Horticulture Wales recently led a study tour that enabled a dozen ornamental growers to quiz the owner of an award-winning independent garden centre near Brecon, before moving on to enjoy an in-depth visit to one of the UK’s largest and most successful wholesale nurseries. The growers were given a fantastic opportunity to find out about the latest consumer and market trends, as well as discussing the wider sector with real industry experts…
The fact-finding visit began with a trip to The Old Railway Line Garden Centre in Three Cocks, Powys, a family-run enterprise that has scooped the prize for ‘Best Garden Centre in Wales and West’ the last two years at the prestigious Garden Centre Association Awards.
The growers were treated to a tour of the facilities by Director Mark Cleary, who established the business with his wife and fellow Director Christine back in 1990. Mark also led a discussion with the group and outlined what the firm, and other independent garden centres, would expect from growers that wanted to become suppliers.
Mark revealed that a very high percentage of customers visit garden centres without the intention of actually buying any plants – many are looking for non-plant purchases, such as equipment or tools, or simply visiting to enjoy catering and hospitality facilities such as farm shops or restaurants. Plants must be a particularly attractive proposition to lure these types of customers, so eye-catching product labelling and point of sale material is a must. Mark demonstrated strong examples of both to the growers.
Herb and vegetable plants are becoming increasingly popular, in Mark’s opinion due to the rise of ‘celebrity’ chefs and the TV cooking programmes. Many of these customers are in the key target market of age 20-30, but as a whole, they tend to be a group with limited gardening knowledge, which he believes re-emphasises the need for labelling and promotional material that really stands out from the crowd.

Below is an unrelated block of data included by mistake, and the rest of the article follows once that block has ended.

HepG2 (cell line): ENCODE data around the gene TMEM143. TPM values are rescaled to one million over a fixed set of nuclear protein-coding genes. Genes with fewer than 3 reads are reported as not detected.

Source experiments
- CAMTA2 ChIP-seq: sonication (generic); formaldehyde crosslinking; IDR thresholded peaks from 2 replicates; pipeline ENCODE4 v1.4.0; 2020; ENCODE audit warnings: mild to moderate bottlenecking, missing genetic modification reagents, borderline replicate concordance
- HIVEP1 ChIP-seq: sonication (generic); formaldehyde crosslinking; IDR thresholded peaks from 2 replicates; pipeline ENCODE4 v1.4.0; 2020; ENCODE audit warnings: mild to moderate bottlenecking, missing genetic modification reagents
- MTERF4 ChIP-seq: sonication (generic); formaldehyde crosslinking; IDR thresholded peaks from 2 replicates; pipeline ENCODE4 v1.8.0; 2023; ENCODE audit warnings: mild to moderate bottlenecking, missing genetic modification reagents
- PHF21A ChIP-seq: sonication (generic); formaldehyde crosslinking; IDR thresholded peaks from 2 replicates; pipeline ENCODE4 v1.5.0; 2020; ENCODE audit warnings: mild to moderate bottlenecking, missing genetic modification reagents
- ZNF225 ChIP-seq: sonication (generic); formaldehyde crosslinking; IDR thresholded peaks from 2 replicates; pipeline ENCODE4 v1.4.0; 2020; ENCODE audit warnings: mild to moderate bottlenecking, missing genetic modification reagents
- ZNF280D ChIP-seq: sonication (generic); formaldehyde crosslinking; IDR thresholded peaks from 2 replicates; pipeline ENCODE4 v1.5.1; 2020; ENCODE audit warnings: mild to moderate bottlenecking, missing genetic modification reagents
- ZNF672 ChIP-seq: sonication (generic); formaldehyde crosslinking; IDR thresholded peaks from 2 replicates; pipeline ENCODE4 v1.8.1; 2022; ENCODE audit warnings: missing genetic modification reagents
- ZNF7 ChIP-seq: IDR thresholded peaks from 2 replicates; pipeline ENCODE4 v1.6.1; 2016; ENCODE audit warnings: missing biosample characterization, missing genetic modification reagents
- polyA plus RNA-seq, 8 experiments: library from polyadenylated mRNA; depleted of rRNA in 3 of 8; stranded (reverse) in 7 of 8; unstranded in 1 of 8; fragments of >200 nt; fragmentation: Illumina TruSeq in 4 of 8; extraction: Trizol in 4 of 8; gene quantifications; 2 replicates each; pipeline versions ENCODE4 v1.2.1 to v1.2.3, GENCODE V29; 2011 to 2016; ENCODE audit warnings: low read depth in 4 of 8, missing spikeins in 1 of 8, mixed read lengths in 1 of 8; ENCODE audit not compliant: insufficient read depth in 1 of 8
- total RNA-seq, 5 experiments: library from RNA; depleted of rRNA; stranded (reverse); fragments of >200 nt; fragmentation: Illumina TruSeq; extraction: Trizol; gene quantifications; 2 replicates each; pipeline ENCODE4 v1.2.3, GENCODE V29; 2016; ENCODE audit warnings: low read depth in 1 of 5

In terms of labelling, barcodes and technical information are essential from the garden centre’s perspective, while use of colour and images of the plant in full bloom are a must to capture a customer’s attention. Labels should also be firmly attached to the plant or pot – according to Mark one mistake many growers make is labels that are only placed in the compost, which can easily fall out during transportation.
Mark revealed that what would appear to be ‘more expensive’ plants often were amongst his best-sellers, as not only where they quality products, they tended to be well-presented with good accompanying labels.
Labels that clearly demonstrate ‘British Grown’ products prove to be popular with customers, who are increasingly aware of issues such as carbon footprints and the environmental impact of transportation. Mark believes a more locally-focused ‘Welsh Grown’ campaign could be very successful across Welsh garden centres.
The Old Railway Line Garden Centre does use a number of local suppliers – although in relation to the company a ‘local’ supplier might actually be based across the border in England. Quality and speed of delivery are crucial factors for the centre, which for example, uses a local bedding supplier that charges 30% more than other stockists, but can guarantee an excellent product and reliable, swift delivery. The growers were told that to be an attractive proposition for independent garden centres, they must where possible be able to deliver using Danish trolleys, and all stock must be supplied completely ready for display.